LightSail 2 Successfully Orbits The World Using Only Solar Energy


The Planetary Society has officially carried out a demonstration that was discussed by Carl Sagan on the Tonight Show with Johnny Carson back in 1976. Carl Sagan talked about a new kind of space propulsion known as solar sailing. The final demonstration took ten years of hard work along with seven million dollars in crowdfunding to make LightSail 2 become the very first spacecraft to rely on solar power for raising its orbit.

Bruce Betts, LightSail program manager and Society’s chief scientist, said, ‘We’re thrilled to announce mission success for LightSail 2. Our criteria was to demonstrate controlled solar sailing in a CubeSat by changing the spacecraft’s orbit using only the light pressure of the Sun, something that’s never been done before.’

The LightSail 2 spacecraft has been in orbit for more than a month, and last week it opened its sails for the first time. During the eight days that have passed since then, the spacecraft has managed to raise its orbit by 1.7 kilometers using only solar power. LightSail 2 follows in the footsteps of IKAROS (from Japan) solar sail becoming the second successful attempt so far at solar flying. However, unlike IKAROS, LightSail 2 can use this technique of propulsion for actually changing its orbit.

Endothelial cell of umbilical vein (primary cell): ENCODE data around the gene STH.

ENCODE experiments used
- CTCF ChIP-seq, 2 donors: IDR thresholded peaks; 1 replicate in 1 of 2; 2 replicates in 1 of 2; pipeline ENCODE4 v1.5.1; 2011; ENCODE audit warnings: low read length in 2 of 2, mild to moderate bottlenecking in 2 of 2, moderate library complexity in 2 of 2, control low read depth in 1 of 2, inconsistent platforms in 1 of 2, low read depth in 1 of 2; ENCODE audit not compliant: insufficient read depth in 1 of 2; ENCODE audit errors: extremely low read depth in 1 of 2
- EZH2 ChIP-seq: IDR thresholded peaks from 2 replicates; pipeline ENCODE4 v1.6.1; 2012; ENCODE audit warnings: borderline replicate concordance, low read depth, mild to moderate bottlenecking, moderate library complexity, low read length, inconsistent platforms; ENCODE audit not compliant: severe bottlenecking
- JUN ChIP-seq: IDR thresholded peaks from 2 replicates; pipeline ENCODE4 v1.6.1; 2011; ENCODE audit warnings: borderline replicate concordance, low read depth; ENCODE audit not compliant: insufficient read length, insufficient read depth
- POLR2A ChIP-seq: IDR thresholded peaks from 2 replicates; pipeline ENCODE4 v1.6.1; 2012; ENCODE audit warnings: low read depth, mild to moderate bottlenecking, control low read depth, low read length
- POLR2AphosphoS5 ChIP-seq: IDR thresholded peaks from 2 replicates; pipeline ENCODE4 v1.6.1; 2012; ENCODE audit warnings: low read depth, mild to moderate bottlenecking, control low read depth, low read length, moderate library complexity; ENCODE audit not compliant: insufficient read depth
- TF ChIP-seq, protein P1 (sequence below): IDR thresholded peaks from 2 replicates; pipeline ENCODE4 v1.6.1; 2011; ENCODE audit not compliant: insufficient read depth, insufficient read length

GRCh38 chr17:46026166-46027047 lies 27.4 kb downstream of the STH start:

As per project manager Dave Spencer, an onboard algorithm is in charge of autonomously controlling LightSail 2. The software twists the spacecraft 90 degrees every fifty minutes thus altering the orientation of the craft. This means that LightSail 2 is able to get energy from the Sun, regardless of where it is. The amazing algorithm is continuously being updated and tweaked. The most challenging aspect of the mission so far has been adjusting the momentum of the spacecraft that is controlled using a spinning wheel.

Bill Nye, the CEO of The Planetary Society, said, ‘We are learning a lot from LightSail 2 right now. In other words, although we’ve declared mission success, and we did this thing that we have been hoping to do for – depending on how you reckon – 42 years, LightSail 2 will fly for almost another year… We are going to learn a lot about controlling the spacecraft and the performance of the sails in the next few months.’

Spencer explained during a press briefing while talking about the upper limit of altitude, ‘The atmospheric density at those altitudes is really poorly modeled and highly variable, and so we don’t really know at what point atmospheric drag is going to overcome our ability to continue orbit raising. So we’ll keep doing this as long as we can.’

Bill Nye also said, ‘This technology enables us to take things to extraordinary destinations in the Solar System and maybe even beyond, in a way that was never possible before, because you don’t need fuel, you don’t need all the systems to control fuel, manage fuel and buy fuel.’